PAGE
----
Vendors
5:30 pm
Wed October 9, 2013

Judge Orders City To Issue Vending Permits; City Plans To Appeal

Credit Atlanta Vendors Association

A Fulton County judge says the city of Atlanta must issue permits to street vendors, but the years-long legal battle might not be over just yet.

As heard on the radio

In a court order issued Tuesday afternoon, Judge Shawn Ellen LaGrua directed the city to process applications for vendor permits under a prior ordinance. The ruling comes one day after the Atlanta Braves wrapped up its season.

Robert Frommer is an attorney for the Institute of Justice and represents the vendors.

“There’s really nothing to argue about anymore,” Frommer says of the order. “It’s time to just let these people get back to work.”

Vendors have been out of work since March, when they were cleared out to make way for a more uniform city ordinance after the previous system was found unconstitutional in December 2012. The city hasn’t issued any vending permits since.

The city council this summer tabled a measure that would have allowed the vendors to temporarily return to work under the previous ordinance, though area surrounding Five Points MARTA Station would have remained off limits.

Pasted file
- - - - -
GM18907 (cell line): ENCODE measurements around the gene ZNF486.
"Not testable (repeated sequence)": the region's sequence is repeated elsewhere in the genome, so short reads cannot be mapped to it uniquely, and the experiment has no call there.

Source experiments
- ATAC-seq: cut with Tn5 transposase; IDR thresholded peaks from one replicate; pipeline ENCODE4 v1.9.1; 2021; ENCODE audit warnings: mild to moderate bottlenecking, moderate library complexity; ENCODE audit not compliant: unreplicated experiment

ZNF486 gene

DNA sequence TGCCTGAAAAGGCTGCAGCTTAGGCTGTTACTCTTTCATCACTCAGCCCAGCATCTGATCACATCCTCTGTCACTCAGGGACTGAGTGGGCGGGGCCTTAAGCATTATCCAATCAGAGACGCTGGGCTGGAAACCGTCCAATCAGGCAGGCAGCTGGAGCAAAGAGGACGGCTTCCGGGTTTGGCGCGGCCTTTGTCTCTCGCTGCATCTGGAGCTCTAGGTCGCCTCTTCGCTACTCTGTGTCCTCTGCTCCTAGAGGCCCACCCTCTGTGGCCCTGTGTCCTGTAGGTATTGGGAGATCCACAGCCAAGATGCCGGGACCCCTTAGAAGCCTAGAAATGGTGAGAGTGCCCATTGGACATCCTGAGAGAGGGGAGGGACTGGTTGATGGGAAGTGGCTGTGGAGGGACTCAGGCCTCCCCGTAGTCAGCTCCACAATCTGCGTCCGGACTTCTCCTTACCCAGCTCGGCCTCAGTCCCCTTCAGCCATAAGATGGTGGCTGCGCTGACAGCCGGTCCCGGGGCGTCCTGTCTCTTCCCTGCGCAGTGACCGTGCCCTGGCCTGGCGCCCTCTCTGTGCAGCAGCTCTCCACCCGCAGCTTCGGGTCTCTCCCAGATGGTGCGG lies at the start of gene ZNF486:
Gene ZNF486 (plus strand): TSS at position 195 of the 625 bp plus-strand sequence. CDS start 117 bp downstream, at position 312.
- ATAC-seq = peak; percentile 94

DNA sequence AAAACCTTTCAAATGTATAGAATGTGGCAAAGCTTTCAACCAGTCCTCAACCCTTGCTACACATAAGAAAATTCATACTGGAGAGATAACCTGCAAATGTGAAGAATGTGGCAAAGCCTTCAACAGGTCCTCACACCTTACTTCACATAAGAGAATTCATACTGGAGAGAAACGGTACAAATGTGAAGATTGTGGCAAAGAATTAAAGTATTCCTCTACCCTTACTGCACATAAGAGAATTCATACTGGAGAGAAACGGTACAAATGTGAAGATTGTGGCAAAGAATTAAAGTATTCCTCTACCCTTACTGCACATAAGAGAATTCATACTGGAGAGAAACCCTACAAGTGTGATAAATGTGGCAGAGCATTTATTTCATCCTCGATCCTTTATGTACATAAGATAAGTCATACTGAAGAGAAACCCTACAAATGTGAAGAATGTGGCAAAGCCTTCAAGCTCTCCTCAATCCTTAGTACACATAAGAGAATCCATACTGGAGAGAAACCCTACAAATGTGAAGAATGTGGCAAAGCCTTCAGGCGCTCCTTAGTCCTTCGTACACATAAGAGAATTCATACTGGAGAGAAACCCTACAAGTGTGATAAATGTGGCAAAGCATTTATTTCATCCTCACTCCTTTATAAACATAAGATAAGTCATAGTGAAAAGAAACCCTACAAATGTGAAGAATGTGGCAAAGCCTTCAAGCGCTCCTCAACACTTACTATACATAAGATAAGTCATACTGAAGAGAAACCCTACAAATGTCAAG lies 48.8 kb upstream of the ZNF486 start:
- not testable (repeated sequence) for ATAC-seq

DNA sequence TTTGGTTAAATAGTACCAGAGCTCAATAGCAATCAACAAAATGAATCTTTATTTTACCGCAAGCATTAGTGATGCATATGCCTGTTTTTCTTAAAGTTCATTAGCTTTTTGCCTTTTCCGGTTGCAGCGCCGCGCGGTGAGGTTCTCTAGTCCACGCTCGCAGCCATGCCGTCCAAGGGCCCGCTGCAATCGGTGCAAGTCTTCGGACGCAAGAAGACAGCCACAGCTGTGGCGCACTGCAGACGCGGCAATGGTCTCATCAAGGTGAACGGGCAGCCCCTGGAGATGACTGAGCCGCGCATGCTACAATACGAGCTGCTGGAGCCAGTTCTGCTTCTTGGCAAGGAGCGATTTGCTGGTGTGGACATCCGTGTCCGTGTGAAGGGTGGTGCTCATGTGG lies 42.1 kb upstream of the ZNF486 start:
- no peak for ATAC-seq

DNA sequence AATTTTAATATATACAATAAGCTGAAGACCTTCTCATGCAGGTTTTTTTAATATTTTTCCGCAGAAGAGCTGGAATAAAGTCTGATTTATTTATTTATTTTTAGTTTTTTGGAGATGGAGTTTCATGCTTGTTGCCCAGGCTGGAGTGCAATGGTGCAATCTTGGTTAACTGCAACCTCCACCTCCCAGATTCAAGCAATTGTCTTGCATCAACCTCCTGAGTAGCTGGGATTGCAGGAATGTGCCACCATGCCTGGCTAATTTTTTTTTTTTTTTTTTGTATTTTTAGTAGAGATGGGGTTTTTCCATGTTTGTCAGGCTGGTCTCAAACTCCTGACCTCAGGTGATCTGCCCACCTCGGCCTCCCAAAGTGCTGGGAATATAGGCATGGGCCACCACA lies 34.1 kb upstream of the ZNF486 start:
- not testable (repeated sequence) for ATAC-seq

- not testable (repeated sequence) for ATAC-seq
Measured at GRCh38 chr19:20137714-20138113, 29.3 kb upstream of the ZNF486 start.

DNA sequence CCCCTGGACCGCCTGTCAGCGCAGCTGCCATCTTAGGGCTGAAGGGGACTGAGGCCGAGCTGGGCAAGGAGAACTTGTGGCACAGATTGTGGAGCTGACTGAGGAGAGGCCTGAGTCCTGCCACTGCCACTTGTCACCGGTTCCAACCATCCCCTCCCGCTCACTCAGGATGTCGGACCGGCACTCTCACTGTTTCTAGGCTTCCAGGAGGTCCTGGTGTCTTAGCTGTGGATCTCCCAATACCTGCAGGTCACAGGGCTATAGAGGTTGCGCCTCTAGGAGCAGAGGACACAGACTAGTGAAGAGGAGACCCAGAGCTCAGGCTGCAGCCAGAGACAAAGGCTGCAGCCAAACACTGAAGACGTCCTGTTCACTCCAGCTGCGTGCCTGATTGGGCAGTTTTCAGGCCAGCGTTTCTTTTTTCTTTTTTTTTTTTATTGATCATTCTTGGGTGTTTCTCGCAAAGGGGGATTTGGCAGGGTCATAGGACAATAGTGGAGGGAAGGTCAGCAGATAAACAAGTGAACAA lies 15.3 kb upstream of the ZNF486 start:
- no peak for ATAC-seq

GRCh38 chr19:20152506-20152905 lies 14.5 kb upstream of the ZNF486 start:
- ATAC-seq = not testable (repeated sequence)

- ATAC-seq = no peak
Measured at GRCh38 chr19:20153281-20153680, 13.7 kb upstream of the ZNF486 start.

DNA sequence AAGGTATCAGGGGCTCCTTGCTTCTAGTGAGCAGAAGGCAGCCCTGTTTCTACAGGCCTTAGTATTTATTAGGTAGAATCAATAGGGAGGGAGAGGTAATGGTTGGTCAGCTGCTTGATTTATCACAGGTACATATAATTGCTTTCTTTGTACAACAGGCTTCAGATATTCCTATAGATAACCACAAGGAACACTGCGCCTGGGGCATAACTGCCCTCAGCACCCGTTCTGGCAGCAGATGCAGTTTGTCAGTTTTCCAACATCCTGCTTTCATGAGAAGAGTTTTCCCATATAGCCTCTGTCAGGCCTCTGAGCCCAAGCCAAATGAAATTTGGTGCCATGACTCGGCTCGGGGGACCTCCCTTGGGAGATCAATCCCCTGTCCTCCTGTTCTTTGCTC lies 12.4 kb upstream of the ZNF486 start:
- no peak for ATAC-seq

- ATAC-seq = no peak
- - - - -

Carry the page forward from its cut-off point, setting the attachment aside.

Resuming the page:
In a statement issued Wednesday, the city says it plans to appeal the order. Atlanta Mayor Kasim Reed echoed that plan.

“The bottom line is I’m not going to allow Atlanta to be turned into a swap meet,” Reed says. “If you go to five points right now and look at it, it is a night and day difference than the way that it had looked for the last 20 years. We’re not going back there.”

Frommer says if the order is appealed, he’s confident Judge LaGrua’s decision will be upheld.

“These people have a right to work, and if the city, when it has a law that lets you work as a street vendor has to abide by that law just as any other person in Georgia,” Frommer says.

Reed says his administration is still working on a new vending ordinance and plans to establish a system by the end of the year.

Should the city appeal, the issue would head to the Georgia Supreme Court.